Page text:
Update 1 hour ago
Youth volleyball representative Majabin Hakimi was reportedly executed by the Taliban, who refuse women’s sports. In an interview with the Persian Independent, one of his trainers said this under a pseudonym. According to him, the girl was beheaded in early October, but her parents were warned not to talk about it.
But his family has denied any information about the murder. This does not change the fact that many Afghan athletes worry about their lives after the Taliban came to power in August.
News of the cruel fate of a young volleyball player went around the world. Indian server Alt News, which focuses on refuting fake news, but testified to her family that she died on August 6. It was not in the hands of Taliban operatives, although the exact circumstances of his death have not been disclosed. As evidence, one of the relatives provided a photograph of his gravestone with the day of his death in August.
Athletes don’t have it easy in Afghanistan. The radical Islamist movement is governed by strict Sharia law, which fundamentally restricts the rights of women. Taliban officials have called women’s sport out of order. Many athletes have left the country due to concerns about their safety. But only two girls from the youth volleyball team made it. An anonymous trainer, who spoke of the death of one of his defendants, described the situation as critical. “All the players on the volleyball team and other athletes live in despair and fear. Everyone is forced to flee and hide in an unknown place,” he said.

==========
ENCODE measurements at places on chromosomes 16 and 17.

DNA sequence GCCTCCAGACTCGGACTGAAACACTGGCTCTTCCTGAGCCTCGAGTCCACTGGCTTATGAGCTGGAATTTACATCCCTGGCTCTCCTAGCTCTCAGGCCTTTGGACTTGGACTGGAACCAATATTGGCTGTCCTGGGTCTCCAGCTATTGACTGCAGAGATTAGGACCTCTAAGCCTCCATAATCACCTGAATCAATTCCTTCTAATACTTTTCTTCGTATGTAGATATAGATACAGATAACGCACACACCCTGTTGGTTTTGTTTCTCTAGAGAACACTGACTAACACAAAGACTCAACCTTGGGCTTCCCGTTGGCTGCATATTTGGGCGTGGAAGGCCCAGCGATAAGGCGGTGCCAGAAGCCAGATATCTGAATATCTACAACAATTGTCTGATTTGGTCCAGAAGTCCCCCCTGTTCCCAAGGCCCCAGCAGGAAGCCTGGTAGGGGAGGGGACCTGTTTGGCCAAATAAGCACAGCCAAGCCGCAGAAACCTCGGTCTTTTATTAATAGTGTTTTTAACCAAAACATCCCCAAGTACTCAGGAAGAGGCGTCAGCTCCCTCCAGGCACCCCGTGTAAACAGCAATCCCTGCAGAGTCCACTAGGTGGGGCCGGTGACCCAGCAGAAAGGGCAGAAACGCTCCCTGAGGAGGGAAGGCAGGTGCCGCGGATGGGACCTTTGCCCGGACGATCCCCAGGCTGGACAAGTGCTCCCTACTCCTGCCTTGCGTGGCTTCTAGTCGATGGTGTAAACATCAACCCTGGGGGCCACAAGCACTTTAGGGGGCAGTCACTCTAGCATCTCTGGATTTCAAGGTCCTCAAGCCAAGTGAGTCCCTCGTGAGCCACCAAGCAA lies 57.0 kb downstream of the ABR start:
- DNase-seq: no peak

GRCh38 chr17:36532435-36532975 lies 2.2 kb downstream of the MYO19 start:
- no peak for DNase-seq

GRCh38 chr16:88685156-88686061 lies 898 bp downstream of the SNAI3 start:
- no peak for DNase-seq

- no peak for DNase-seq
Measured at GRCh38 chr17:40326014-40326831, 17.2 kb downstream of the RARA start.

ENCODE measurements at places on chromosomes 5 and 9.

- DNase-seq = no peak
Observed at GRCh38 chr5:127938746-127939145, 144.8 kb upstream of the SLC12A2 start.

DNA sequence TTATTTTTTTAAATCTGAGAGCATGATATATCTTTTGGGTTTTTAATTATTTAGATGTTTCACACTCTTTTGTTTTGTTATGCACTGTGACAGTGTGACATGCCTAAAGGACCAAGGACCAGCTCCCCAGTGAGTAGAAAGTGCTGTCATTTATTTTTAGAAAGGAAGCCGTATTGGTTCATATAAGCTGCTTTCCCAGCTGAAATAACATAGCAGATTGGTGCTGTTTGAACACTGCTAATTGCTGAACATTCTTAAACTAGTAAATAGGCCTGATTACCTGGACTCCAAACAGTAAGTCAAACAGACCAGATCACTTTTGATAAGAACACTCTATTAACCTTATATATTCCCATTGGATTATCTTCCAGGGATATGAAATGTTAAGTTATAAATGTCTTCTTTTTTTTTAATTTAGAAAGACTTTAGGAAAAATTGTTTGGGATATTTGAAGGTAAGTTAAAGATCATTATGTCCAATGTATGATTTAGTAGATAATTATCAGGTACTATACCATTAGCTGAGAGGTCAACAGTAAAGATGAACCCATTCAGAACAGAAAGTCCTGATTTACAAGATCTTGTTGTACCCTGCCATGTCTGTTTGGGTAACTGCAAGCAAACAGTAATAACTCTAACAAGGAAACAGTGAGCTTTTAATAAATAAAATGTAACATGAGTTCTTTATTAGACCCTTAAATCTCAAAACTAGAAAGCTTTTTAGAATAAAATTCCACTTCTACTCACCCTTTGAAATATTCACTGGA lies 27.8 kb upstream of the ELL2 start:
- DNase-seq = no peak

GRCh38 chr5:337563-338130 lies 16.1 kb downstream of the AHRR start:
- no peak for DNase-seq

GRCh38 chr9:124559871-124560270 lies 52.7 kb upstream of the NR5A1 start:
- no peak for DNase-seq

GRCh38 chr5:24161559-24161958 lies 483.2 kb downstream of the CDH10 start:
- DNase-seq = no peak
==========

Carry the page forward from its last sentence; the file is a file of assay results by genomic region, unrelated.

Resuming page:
The International Volleyball Federation (FIVB) is also involved in the alleged murder of Hakimi. “The FIVB is aware of the information coming from Afghanistan. We are asking for an explanation and a precise assessment of the current situation,” she said inside the games.
Volleyball representatives have asked foreign organizations to help them out of the country, but so far without success. “Our players, who live in the provinces, have to flee and live elsewhere. They even burned their sports equipment to save themselves and their families. They are afraid. Many of our players have been threatened on several occasions by their relatives or Taliban supporters. They don’t want it. She managed to escape to Britain.
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